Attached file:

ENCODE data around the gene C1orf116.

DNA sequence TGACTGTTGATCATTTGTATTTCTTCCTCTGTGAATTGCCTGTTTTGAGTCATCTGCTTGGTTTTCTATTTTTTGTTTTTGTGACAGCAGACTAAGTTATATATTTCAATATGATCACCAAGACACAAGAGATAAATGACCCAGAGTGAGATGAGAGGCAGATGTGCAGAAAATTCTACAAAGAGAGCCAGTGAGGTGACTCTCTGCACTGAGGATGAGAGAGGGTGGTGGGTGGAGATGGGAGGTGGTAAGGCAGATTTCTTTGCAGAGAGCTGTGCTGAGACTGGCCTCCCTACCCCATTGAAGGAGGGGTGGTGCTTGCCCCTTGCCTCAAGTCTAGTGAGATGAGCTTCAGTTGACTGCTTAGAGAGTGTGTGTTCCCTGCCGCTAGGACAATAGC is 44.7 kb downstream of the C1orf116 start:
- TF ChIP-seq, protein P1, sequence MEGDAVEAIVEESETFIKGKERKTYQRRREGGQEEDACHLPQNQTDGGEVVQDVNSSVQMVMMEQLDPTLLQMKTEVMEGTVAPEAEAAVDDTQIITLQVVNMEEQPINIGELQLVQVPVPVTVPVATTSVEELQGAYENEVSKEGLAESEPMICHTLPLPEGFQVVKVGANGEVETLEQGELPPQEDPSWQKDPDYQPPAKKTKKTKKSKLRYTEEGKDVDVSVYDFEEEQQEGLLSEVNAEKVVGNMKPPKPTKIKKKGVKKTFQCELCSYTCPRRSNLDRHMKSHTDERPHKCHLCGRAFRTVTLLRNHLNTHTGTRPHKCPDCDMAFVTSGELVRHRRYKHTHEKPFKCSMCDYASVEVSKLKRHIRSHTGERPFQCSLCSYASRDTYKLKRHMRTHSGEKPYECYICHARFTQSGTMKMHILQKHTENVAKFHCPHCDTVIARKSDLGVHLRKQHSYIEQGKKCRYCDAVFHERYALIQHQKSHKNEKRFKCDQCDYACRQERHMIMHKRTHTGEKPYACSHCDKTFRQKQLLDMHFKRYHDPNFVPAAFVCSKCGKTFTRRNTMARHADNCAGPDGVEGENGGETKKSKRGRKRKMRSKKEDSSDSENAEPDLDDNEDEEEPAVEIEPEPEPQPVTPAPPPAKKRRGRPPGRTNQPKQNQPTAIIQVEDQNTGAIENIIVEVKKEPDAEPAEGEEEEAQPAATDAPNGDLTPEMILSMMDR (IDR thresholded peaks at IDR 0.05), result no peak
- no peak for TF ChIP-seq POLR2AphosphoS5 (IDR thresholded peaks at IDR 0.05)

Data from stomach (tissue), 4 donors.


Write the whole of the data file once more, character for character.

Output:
ENCODE data around the gene C1orf116.

DNA sequence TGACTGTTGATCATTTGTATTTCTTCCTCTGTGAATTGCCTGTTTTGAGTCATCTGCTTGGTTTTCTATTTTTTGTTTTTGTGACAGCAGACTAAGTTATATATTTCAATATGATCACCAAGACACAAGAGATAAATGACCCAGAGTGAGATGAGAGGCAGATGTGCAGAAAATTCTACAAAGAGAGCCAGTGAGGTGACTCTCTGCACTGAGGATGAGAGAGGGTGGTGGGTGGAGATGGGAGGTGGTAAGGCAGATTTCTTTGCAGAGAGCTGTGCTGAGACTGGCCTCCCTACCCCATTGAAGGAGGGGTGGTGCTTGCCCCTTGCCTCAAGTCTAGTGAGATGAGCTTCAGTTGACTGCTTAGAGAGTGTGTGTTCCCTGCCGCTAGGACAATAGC is 44.7 kb downstream of the C1orf116 start:
- TF ChIP-seq, protein P1, sequence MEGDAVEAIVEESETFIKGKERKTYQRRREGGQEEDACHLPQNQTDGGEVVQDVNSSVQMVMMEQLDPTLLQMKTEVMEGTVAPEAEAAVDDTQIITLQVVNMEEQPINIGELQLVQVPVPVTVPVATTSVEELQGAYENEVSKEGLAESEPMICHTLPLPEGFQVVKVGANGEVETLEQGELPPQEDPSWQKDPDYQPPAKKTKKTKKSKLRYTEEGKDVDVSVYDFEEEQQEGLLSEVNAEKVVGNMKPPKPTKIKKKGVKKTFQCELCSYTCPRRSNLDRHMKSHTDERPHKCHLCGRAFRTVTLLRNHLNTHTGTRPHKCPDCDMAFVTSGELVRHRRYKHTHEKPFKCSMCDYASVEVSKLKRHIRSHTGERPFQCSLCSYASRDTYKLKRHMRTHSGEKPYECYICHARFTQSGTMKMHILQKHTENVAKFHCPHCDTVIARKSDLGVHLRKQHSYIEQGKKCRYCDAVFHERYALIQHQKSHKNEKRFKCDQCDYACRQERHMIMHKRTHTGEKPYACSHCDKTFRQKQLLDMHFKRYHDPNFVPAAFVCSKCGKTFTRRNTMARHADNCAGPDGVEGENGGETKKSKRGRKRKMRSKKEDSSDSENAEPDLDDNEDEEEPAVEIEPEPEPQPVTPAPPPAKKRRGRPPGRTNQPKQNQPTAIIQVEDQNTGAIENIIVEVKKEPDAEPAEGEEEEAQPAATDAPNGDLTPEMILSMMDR (IDR thresholded peaks at IDR 0.05), result no peak
- no peak for TF ChIP-seq POLR2AphosphoS5 (IDR thresholded peaks at IDR 0.05)

Data from stomach (tissue), 4 donors.